If your air conditioner fan is not blowing, you’ll want to figure out what happened as soon as possible, especially if it’s the middle of summer. Several issues can lead to a stationary or slow-moving fan even in the best air conditioners, and they aren’t all related to the fan itself.

KEY TAKEAWAYS:

  • An air conditioner fan may not work if it has broken fan blades or a worn-out fan motor.
  • Additional maintenance issues with your air conditioner can appear as the fan is not blowing, especially if you have a dirty air filter.
  • If your fan does not start or starts and stops, you may have blown a fuse, tripped a circuit breaker, or your start or run capacitors for your fan isn’t working.

Some of these problems are easy to address, while others require repair from a certified HVAC technician. For example, you may need maintenance if you ask, “why is my AC compressor not working?”

If The Fan Is Not Blowing on Your Air Conditioner

Air conditioner fans, similar to the ones found on the Vornado 184, rely on other elements to start and disperse air, so issues with your fan may be related to other parts of the system. However, you may also have a broken fan blade or worn-out condenser fan motor.

Insider Tip

You can see your fan from outside the unit to determine if there are visible signs of damage.

Other reasons that may make your AC’s fan quit blowing include loss of power due to a tripped breaker, a blown fuse, frozen coils, capacitor issues, or a dirty air filter. Read on to learn more about these issues. In addition, you may want to know what to do when your air conditioner heater is not working.

Fan Issues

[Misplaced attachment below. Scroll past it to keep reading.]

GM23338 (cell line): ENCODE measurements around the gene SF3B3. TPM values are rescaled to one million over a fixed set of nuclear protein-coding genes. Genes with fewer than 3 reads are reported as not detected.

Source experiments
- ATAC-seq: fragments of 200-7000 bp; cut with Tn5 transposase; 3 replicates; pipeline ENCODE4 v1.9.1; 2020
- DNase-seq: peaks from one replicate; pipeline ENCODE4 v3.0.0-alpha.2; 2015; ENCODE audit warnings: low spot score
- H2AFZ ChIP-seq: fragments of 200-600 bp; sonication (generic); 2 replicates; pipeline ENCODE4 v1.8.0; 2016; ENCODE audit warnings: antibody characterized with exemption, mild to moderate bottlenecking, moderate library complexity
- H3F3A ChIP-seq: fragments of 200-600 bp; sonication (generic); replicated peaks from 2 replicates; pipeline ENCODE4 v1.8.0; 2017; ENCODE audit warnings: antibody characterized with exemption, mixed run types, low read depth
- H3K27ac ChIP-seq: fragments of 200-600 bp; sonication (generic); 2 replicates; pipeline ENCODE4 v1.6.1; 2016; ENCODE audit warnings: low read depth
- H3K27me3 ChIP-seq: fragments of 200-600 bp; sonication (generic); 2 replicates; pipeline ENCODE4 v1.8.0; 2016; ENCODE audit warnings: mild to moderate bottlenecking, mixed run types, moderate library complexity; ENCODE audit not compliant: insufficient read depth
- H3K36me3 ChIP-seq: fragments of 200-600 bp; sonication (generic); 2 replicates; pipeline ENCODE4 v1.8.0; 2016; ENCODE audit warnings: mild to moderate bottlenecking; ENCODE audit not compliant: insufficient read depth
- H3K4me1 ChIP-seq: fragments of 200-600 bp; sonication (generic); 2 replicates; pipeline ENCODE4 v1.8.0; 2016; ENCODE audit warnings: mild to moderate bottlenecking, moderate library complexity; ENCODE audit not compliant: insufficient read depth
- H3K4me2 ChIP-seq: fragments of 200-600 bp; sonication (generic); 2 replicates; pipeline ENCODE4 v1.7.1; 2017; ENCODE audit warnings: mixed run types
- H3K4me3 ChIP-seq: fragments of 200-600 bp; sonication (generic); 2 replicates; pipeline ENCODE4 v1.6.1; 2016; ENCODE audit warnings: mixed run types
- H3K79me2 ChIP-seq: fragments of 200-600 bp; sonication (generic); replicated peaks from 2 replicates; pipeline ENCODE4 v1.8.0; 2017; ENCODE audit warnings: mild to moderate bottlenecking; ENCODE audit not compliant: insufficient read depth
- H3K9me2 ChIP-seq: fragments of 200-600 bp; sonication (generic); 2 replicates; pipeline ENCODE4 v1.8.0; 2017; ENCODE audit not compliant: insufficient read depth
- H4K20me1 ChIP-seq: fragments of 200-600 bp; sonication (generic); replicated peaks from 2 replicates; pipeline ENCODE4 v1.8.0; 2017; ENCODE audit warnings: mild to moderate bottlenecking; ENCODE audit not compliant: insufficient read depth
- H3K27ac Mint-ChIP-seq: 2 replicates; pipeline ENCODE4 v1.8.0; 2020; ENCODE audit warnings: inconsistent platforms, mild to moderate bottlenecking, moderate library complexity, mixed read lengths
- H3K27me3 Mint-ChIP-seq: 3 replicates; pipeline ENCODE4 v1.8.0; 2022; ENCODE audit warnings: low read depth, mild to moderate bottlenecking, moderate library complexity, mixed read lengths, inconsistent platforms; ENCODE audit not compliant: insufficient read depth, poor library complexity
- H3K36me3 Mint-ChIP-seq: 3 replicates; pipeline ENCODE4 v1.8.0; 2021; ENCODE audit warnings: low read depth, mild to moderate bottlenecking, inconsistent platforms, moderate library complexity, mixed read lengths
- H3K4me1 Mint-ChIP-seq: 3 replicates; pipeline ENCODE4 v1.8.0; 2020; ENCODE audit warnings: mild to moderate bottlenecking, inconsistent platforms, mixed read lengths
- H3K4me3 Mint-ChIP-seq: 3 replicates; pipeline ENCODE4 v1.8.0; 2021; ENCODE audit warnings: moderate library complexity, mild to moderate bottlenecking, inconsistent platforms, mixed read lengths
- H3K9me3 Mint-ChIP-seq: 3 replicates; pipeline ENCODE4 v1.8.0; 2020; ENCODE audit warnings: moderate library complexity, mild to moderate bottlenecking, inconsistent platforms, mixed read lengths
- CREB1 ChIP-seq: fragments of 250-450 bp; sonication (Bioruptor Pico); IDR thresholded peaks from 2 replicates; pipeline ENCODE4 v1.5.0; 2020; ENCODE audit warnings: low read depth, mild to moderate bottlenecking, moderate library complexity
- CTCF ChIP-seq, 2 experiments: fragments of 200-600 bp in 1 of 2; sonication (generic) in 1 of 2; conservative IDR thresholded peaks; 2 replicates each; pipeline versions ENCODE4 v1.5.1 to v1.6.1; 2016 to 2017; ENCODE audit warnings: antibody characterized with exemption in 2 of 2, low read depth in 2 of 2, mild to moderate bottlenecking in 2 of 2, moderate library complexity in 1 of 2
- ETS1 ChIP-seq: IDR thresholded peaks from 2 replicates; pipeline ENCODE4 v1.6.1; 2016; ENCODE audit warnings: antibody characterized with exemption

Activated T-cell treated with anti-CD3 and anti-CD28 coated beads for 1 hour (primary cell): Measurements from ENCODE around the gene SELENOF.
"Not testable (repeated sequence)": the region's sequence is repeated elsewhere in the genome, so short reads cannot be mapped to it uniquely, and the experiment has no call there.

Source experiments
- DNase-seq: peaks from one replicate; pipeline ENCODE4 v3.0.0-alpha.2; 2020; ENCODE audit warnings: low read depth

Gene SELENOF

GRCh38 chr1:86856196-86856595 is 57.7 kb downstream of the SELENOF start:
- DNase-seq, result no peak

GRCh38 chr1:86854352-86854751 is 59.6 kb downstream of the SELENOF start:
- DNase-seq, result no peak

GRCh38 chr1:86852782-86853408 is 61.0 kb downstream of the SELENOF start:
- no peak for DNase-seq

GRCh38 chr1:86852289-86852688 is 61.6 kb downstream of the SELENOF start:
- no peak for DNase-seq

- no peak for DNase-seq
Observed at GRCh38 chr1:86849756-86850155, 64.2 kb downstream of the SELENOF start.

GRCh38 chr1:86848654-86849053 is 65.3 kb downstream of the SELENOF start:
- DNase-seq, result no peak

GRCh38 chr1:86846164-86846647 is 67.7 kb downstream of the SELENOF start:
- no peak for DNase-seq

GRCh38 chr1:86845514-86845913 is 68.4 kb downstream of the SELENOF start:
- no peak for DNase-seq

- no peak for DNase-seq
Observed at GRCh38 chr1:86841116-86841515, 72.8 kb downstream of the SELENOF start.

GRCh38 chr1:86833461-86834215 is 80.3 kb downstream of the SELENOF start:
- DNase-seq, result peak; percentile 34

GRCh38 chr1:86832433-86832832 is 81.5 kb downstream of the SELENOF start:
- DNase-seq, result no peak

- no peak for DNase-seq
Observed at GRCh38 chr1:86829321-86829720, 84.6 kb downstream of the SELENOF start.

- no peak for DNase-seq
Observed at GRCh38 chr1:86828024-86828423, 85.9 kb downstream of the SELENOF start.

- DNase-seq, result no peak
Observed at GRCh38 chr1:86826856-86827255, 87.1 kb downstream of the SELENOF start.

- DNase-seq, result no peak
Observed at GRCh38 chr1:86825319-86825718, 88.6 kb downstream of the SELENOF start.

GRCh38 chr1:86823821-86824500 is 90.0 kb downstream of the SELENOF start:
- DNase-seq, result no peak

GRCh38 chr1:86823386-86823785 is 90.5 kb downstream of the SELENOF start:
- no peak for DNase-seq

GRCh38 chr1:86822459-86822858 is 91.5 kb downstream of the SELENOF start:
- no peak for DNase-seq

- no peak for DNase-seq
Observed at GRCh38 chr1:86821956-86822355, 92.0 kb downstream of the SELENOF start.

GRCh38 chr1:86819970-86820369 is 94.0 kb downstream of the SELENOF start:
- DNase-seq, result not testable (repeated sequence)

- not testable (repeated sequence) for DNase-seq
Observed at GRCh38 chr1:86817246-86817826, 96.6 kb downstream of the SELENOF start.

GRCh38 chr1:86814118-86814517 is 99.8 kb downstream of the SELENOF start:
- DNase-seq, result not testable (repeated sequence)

A broken fan blade is a common problem with air conditioning fans. You can easily see the fan from outside the outdoor unit. Because of this, you should not attempt to repair the unit yourself. Instead, call a certified repair technician.

If your fan motor is burnt out, the fan won’t spin consistently during the air conditioning cycle. The motor on a condenser fan provides the power and motion to move the fan blades. So, if you don’t see your fan moving, you might have a bad fan motor. Additionally, you may have a defective capacitor, a tripped circuit breaker, or a blown fuse.

Power Complications

When you lose power to your air conditioner, the cycle may not start, or the fan may not blow. In some cases, the cause can be easily determined by looking at your circuit breaker or fuse box. For example, a blown fuse will appear different from the others on the board. Likewise, a tripped breaker appears as a switch flipped to the opposite side of the other breakers on the same panel.

You may have a faulty capacitor if your air conditioner is running but the fan isn’t moving. Capacitors store power for use during the air conditioning cycle. A start capacitor provides the jolt needed to start the fan motor while the run capacitor keeps it running. If one of these elements stops working, your fan may not start, or it may start and stop.

Maintenance

Your air conditioner requires regular maintenance to run smoothly and avoid extra damage. For example, if your air filters get too dirty, air can’t pass through them easily. If this is the case, you may notice either a low-strength airflow or no airflow at all. Similarly, you should clean your components to maintain a consistent and efficient air conditioner.

Warning

Your air conditioner fan may not appear to work if the air filters are dirty, but regular maintenance may counteract this issue.

F.A.Q.S

What’s a capacitor, and what does it do?

A capacitor stores electrons, which are converted to energy when the air conditioning system turns on. The capacitor works like a battery, and a start capacitor starts the fan with the run capacitor, continuing to provide energy to power the motor.


What causes a capacitor to fail?

Capacitors may fail if they overheat or if the element is damaged during use.


How does a central AC system work?

An air conditioner takes in air from outside the system before cooling it using several elements, including refrigerant. Then, the cool air is released into your home. This is different from how portable air coolers work.


STAT: Leaks, holes, and poorly connected ducts cause the average house to lose about 20–30% of the air moving through the duct system. (source)

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